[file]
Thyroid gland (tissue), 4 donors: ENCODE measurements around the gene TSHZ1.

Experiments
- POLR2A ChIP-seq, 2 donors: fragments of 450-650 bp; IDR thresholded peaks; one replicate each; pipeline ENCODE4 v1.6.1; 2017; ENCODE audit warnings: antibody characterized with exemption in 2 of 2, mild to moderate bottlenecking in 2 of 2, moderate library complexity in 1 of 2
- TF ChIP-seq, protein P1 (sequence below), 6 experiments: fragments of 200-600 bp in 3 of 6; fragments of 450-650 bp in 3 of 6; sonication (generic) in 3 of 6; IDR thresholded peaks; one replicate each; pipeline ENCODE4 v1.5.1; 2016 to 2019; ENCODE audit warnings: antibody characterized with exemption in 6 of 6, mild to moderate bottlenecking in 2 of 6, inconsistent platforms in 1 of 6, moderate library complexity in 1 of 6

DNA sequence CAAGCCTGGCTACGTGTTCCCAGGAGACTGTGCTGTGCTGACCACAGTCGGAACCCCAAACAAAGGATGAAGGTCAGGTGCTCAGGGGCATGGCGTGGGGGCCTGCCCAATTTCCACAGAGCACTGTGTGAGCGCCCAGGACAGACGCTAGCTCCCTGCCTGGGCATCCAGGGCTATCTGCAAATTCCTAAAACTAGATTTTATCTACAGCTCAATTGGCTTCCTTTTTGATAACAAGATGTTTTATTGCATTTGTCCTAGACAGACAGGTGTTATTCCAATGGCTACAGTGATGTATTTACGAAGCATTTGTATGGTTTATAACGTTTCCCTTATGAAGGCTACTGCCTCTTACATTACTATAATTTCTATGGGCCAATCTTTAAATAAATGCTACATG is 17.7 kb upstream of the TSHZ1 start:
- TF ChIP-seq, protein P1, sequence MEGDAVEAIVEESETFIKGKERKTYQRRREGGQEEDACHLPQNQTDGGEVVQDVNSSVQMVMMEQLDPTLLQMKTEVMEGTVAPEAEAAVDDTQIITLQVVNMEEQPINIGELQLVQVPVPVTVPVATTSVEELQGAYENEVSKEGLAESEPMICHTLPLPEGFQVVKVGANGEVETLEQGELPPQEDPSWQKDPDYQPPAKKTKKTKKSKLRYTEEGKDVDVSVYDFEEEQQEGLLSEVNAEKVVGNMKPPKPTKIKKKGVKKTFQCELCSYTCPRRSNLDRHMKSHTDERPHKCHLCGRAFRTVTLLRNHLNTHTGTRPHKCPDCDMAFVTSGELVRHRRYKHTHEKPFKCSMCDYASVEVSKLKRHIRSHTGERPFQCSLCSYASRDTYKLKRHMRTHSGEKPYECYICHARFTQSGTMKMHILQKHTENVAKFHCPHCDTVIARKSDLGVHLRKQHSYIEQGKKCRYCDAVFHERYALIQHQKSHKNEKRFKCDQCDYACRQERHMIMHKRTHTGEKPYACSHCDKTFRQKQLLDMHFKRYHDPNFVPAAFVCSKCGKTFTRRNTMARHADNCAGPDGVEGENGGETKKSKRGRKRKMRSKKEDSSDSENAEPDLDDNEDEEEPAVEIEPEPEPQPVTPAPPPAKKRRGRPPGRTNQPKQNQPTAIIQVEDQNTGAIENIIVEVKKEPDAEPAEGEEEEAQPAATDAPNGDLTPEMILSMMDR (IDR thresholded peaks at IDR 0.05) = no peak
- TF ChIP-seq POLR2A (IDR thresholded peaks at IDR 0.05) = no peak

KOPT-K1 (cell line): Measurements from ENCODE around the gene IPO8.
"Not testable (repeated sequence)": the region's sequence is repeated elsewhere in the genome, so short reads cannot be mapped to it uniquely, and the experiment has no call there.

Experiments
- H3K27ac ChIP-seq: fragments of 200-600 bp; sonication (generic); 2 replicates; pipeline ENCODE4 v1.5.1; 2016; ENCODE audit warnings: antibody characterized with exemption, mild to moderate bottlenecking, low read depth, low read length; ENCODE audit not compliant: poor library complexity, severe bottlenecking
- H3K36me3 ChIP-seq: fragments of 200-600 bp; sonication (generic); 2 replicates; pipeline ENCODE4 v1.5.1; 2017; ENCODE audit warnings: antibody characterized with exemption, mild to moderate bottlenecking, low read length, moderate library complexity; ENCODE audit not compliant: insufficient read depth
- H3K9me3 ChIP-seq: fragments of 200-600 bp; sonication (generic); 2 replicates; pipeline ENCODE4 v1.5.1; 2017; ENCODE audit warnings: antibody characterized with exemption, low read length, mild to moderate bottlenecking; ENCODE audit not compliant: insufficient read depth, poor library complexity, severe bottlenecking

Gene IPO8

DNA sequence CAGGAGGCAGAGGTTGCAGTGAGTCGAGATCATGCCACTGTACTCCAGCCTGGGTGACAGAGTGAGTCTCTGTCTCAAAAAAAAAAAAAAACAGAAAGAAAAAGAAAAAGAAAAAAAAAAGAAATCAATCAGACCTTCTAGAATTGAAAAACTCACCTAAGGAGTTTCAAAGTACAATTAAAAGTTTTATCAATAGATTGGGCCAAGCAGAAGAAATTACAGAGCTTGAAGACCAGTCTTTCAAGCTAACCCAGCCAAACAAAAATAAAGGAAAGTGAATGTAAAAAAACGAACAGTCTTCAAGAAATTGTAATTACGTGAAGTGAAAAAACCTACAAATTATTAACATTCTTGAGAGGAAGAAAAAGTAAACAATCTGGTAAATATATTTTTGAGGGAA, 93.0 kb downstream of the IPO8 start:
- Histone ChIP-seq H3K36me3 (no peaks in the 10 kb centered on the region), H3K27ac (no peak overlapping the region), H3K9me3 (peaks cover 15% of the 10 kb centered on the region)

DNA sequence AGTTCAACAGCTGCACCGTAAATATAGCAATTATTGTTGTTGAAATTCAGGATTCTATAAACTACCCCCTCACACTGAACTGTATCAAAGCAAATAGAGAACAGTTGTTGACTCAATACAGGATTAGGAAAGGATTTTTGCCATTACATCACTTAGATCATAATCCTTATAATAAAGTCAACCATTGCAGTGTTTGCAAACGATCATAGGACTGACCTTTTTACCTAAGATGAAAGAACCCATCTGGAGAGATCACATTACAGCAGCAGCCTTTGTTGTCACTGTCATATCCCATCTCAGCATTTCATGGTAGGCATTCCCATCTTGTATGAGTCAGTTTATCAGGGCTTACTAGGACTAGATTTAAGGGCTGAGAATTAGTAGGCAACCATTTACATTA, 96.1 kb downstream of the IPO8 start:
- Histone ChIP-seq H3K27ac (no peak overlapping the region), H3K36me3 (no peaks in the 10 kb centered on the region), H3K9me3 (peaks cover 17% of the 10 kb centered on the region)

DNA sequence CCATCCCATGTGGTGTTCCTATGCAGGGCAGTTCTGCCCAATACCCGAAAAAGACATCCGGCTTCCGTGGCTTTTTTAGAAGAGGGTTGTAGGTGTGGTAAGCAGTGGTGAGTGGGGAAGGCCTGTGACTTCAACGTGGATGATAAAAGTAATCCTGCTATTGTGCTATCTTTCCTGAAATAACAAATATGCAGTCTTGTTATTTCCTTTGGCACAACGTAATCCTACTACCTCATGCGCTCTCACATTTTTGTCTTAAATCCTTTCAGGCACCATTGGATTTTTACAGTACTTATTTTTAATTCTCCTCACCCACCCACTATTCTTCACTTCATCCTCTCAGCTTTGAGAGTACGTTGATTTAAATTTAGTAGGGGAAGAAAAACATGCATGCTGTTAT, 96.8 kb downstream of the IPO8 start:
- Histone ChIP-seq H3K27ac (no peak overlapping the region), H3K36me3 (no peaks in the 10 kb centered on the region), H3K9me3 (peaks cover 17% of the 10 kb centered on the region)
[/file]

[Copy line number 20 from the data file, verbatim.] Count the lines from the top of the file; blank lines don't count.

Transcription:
- Histone ChIP-seq H3K27ac (no peak overlapping the region), H3K36me3 (no peaks in the 10 kb centered on the region), H3K9me3 (peaks cover 17% of the 10 kb centered on the region)